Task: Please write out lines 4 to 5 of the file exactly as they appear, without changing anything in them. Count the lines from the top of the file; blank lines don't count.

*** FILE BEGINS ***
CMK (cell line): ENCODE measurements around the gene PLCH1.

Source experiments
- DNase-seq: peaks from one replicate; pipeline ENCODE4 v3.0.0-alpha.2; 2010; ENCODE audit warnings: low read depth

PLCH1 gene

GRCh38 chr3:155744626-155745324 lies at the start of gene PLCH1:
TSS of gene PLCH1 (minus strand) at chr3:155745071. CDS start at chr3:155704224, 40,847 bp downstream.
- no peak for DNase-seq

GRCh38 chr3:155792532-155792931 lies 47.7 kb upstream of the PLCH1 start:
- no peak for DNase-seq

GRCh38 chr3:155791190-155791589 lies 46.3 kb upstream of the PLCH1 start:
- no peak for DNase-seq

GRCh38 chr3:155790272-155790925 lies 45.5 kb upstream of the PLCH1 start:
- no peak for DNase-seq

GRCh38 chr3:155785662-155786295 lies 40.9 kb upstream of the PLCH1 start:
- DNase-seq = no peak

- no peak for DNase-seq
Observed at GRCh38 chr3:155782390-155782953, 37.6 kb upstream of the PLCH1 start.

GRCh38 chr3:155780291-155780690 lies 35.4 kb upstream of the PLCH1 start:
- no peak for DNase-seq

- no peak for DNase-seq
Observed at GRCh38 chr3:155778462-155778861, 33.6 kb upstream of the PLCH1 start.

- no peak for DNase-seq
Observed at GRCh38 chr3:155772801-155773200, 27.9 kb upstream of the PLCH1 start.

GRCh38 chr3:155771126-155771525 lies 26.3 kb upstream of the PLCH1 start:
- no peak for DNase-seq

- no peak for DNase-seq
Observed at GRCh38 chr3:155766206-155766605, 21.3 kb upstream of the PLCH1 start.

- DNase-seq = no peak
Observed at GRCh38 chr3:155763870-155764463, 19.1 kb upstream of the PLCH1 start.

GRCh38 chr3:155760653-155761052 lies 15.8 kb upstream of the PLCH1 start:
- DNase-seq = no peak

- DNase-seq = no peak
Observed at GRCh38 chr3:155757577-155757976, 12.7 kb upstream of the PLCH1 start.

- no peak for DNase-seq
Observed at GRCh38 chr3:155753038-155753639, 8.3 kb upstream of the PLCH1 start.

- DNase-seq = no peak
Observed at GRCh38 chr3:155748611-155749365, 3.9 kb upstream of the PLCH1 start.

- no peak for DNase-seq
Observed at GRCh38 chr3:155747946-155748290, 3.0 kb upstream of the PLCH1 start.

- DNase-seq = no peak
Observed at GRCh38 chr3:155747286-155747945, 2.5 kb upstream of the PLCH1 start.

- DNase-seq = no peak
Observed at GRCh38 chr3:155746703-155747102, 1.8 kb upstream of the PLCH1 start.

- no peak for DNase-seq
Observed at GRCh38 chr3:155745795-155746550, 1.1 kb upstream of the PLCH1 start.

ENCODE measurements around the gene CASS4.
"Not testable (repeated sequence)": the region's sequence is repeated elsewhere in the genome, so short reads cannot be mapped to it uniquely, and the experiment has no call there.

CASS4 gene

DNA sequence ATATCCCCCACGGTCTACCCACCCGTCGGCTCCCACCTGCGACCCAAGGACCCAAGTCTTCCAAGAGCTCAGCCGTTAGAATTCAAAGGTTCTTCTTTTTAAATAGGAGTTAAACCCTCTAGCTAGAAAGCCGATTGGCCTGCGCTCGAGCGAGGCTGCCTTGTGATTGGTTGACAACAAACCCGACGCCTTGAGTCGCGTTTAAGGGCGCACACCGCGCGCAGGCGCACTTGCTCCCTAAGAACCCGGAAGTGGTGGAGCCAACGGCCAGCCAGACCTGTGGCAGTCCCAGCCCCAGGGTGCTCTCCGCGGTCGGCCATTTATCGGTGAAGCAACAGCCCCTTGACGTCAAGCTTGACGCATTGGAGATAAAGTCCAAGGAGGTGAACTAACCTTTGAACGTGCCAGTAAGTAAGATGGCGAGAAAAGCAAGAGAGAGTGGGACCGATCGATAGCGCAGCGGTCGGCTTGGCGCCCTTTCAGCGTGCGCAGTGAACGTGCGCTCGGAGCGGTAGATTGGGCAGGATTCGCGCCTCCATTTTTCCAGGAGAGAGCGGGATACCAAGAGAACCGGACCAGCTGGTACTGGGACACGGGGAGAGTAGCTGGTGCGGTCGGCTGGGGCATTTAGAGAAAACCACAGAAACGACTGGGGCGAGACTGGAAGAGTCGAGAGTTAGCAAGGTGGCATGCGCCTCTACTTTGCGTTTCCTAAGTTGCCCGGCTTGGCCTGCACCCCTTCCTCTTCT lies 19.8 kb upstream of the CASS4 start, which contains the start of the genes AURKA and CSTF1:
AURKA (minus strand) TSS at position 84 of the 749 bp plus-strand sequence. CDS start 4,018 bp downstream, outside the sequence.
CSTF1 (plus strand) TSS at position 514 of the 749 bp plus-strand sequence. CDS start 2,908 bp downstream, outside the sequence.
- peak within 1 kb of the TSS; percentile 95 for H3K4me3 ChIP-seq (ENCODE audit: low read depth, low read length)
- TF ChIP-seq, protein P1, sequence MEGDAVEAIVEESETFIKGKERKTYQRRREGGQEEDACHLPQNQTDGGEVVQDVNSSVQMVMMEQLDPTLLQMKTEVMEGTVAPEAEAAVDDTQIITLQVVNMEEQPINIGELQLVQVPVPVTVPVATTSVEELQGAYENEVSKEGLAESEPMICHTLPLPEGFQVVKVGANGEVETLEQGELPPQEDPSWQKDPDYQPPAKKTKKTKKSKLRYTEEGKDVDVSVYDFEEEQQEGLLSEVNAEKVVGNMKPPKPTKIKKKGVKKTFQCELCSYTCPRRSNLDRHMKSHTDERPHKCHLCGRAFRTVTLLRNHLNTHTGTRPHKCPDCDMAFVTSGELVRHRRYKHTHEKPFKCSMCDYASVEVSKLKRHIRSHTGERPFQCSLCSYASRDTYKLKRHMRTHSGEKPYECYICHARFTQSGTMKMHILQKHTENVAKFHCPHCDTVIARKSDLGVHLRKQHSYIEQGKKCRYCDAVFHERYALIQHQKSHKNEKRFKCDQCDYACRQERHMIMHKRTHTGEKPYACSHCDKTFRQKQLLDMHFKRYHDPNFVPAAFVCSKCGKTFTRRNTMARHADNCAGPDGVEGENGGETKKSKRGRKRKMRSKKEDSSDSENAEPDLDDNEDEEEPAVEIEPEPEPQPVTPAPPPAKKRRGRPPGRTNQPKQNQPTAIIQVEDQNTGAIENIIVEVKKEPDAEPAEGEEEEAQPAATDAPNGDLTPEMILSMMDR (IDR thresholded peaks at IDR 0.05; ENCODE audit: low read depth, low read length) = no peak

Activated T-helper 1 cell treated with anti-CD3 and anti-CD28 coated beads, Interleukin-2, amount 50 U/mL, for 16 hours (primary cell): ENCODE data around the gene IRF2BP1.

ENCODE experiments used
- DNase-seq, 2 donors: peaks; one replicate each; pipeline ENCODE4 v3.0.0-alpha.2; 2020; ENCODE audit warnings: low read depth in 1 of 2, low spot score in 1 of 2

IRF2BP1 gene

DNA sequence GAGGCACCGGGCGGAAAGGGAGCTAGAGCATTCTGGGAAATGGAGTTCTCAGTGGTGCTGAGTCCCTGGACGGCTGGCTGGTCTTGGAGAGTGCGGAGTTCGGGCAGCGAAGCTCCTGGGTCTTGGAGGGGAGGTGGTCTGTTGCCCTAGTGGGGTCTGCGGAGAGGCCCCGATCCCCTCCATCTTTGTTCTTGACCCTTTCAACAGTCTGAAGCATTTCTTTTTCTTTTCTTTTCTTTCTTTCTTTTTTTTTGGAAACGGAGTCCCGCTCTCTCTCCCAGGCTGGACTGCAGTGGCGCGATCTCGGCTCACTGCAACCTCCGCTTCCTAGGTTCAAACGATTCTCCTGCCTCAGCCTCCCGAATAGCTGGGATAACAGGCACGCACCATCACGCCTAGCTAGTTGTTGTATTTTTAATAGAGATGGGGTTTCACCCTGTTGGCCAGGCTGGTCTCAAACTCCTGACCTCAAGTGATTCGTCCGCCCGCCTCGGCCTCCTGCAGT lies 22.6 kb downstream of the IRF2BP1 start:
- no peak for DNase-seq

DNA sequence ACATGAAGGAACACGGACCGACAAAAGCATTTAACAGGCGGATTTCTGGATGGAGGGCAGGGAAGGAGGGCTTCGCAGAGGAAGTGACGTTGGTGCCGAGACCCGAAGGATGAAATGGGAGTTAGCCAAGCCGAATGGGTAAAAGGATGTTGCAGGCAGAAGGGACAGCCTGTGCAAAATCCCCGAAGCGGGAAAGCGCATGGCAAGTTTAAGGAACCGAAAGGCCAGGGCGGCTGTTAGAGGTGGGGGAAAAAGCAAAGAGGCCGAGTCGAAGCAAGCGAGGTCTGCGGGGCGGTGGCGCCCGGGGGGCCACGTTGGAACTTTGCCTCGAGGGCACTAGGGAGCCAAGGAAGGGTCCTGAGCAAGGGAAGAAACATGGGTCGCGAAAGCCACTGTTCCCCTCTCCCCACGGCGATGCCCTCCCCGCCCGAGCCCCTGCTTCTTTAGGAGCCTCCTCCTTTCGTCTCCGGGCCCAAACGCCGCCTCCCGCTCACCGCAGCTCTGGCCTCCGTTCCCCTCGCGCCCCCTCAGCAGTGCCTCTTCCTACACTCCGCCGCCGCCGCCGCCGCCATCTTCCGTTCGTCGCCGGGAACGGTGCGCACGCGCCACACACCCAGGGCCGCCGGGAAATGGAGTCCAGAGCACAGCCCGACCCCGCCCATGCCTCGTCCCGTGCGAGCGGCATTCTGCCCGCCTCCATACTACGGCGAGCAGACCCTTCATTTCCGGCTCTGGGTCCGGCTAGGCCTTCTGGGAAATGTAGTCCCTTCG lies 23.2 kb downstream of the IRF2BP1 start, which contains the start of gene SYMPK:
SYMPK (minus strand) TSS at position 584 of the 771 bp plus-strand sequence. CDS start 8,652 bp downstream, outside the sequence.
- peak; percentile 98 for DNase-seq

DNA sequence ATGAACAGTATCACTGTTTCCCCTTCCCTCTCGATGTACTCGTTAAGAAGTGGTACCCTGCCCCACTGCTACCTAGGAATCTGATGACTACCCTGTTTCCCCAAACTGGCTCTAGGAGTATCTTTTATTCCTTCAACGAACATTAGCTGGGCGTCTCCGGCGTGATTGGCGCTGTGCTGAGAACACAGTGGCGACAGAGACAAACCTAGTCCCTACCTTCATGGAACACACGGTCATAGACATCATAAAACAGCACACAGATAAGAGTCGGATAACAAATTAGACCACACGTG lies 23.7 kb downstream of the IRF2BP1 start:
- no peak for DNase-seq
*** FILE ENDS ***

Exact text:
PLCH1 gene

GRCh38 chr3:155744626-155745324 lies at the start of gene PLCH1: